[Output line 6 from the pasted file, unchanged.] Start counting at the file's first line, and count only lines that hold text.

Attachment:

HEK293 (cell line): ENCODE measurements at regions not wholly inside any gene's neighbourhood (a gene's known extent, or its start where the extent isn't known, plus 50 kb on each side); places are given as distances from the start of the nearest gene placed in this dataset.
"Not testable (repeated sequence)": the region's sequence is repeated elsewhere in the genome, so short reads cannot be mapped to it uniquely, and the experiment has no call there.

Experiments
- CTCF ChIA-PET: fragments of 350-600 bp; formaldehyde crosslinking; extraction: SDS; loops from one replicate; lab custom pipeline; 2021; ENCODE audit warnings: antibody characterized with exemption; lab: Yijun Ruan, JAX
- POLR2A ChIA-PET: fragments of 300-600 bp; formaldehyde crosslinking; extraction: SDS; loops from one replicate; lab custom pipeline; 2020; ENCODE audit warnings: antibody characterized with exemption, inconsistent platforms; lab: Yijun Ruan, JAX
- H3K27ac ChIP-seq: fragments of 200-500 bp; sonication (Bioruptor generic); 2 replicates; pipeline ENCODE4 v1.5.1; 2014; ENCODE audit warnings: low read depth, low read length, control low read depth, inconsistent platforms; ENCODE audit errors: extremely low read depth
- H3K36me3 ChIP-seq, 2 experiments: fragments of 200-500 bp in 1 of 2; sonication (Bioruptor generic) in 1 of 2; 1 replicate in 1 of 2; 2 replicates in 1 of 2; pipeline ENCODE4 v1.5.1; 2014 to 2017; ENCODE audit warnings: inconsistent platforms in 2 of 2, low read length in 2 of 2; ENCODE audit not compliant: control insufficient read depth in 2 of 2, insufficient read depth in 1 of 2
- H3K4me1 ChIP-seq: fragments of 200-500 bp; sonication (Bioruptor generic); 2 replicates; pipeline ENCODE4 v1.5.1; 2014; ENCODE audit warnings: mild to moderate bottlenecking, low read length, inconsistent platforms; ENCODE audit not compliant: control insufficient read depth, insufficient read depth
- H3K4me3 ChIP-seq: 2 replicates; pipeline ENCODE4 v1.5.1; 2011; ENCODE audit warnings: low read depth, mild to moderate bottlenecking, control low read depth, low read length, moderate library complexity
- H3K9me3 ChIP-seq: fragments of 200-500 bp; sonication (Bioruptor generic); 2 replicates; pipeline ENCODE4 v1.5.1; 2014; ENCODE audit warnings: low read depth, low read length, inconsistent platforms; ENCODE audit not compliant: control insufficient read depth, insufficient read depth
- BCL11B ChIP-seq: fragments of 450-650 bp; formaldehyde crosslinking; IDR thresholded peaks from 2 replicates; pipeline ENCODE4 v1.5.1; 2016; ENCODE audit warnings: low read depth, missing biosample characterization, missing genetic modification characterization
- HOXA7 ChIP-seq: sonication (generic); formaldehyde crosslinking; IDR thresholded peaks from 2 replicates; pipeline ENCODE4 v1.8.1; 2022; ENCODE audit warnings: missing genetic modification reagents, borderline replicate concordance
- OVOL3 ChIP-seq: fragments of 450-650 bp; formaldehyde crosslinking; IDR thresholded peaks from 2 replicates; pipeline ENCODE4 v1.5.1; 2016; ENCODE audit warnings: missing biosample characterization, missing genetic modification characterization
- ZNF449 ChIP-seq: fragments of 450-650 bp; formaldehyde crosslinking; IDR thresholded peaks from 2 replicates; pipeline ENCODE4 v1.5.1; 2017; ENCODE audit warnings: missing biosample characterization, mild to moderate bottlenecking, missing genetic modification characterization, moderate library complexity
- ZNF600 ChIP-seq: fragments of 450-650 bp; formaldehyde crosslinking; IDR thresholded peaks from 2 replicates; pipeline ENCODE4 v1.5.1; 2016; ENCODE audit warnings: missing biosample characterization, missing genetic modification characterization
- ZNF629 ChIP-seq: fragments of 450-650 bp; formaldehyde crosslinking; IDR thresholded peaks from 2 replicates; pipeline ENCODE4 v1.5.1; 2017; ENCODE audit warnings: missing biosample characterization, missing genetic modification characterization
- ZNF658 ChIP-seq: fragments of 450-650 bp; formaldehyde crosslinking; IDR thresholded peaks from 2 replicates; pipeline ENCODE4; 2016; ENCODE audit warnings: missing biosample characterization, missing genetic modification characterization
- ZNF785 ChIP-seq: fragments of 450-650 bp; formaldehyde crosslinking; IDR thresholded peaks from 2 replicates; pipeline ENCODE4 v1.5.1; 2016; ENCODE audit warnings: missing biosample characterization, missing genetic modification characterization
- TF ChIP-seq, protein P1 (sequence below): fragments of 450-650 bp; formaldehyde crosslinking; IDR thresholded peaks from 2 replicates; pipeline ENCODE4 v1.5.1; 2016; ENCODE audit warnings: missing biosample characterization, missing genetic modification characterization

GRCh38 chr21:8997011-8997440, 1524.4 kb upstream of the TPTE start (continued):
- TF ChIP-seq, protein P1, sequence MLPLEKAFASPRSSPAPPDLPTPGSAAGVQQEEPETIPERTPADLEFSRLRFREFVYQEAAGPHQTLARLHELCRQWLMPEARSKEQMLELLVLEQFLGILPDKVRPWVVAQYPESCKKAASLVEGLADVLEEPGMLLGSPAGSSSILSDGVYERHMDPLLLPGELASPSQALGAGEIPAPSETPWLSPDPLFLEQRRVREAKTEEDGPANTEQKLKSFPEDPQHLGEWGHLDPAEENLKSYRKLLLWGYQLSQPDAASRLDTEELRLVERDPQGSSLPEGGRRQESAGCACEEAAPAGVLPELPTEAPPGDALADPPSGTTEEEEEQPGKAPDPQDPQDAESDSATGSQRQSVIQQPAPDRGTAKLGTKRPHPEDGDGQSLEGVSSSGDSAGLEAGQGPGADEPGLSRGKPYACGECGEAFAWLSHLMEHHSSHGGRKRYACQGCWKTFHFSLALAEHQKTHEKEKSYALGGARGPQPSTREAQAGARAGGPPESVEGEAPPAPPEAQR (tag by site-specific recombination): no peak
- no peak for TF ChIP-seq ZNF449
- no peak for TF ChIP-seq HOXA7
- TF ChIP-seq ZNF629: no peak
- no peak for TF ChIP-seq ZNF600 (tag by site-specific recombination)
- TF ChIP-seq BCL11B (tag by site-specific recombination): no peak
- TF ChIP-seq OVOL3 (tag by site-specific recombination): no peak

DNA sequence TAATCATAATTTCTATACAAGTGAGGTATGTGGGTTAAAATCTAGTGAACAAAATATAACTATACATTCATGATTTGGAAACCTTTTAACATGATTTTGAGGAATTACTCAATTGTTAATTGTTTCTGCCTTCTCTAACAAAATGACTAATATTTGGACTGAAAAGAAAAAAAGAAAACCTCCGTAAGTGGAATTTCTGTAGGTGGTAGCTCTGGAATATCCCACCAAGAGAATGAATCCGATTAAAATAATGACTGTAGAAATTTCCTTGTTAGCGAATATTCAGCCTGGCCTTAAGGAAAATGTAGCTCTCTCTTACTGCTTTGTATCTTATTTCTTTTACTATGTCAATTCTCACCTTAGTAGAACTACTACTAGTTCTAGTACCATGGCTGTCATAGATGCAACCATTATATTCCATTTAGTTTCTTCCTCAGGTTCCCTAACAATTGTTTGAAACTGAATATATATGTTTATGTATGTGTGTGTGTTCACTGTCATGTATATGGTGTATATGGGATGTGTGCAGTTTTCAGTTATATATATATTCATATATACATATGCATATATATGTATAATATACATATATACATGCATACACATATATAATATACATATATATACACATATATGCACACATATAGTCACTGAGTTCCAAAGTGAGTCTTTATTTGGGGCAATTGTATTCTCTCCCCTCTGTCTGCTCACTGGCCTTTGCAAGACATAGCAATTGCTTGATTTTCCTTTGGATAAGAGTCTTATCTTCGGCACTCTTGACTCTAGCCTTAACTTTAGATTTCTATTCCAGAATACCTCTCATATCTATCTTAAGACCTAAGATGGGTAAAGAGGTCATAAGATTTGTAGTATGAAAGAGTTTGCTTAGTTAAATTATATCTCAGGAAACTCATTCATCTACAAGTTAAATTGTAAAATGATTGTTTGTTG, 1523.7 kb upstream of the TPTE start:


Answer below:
- H3K27ac ChIP-seq: fragments of 200-500 bp; sonication (Bioruptor generic); 2 replicates; pipeline ENCODE4 v1.5.1; 2014; ENCODE audit warnings: low read depth, low read length, control low read depth, inconsistent platforms; ENCODE audit errors: extremely low read depth